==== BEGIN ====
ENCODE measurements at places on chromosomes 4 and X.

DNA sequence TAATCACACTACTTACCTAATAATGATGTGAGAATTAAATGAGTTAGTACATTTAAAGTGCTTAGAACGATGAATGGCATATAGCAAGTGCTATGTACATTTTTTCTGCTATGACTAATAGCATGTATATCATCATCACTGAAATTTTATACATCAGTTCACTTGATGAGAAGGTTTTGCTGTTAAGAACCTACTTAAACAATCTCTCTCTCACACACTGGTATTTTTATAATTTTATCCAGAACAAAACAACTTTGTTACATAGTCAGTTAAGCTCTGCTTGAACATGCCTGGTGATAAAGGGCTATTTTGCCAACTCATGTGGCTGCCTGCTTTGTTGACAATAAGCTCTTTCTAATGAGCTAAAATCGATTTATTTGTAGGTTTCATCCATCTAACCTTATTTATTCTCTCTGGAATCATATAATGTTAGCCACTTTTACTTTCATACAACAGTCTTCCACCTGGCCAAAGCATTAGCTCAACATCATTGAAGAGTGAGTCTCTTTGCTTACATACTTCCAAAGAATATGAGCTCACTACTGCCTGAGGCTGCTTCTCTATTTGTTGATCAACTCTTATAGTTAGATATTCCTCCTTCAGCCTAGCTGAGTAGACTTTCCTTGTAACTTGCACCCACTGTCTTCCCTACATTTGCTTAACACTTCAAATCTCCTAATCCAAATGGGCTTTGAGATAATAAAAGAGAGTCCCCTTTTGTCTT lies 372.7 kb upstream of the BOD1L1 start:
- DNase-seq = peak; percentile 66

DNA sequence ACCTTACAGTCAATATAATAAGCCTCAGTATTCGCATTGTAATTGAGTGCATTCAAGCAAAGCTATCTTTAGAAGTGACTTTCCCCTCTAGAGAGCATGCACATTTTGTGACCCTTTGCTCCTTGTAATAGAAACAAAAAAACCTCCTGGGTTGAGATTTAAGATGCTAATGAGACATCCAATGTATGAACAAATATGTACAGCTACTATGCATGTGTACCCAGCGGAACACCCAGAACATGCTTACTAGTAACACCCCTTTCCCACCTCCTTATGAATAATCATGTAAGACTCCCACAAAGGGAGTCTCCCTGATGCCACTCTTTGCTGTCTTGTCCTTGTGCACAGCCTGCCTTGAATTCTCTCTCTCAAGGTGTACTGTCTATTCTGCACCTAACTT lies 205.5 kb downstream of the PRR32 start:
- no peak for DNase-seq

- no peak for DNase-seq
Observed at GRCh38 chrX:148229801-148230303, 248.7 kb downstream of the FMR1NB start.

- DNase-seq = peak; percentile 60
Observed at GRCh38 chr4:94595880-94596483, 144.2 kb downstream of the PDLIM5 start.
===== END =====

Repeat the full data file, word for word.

ENCODE measurements at places on chromosomes 4 and X.

DNA sequence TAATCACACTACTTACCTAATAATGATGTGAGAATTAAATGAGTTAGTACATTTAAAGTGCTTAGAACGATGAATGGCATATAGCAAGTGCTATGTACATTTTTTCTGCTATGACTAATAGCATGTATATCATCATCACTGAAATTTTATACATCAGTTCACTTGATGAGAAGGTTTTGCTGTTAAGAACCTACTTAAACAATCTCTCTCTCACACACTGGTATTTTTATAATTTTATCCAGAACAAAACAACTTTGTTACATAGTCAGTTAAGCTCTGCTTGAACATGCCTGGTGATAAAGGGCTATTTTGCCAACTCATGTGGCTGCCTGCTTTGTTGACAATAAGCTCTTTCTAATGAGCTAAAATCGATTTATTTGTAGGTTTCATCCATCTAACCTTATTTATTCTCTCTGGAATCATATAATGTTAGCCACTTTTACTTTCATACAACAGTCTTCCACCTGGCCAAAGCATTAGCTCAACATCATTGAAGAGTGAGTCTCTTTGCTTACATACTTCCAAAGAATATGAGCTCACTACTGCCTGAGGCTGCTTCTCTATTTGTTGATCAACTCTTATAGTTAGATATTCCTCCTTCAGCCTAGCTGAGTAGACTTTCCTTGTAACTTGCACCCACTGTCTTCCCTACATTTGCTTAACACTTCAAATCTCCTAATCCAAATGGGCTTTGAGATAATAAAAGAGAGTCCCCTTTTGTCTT lies 372.7 kb upstream of the BOD1L1 start:
- DNase-seq = peak; percentile 66

DNA sequence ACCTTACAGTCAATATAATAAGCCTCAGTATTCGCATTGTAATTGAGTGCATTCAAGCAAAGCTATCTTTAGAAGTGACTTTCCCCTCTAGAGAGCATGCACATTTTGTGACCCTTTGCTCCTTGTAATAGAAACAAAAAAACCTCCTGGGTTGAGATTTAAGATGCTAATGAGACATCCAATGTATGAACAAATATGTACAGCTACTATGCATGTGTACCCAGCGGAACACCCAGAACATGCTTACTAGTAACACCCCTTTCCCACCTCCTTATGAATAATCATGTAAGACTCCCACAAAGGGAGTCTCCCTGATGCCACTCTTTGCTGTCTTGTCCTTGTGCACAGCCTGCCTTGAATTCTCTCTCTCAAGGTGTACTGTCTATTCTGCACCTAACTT lies 205.5 kb downstream of the PRR32 start:
- no peak for DNase-seq

- no peak for DNase-seq
Observed at GRCh38 chrX:148229801-148230303, 248.7 kb downstream of the FMR1NB start.

- DNase-seq = peak; percentile 60
Observed at GRCh38 chr4:94595880-94596483, 144.2 kb downstream of the PDLIM5 start.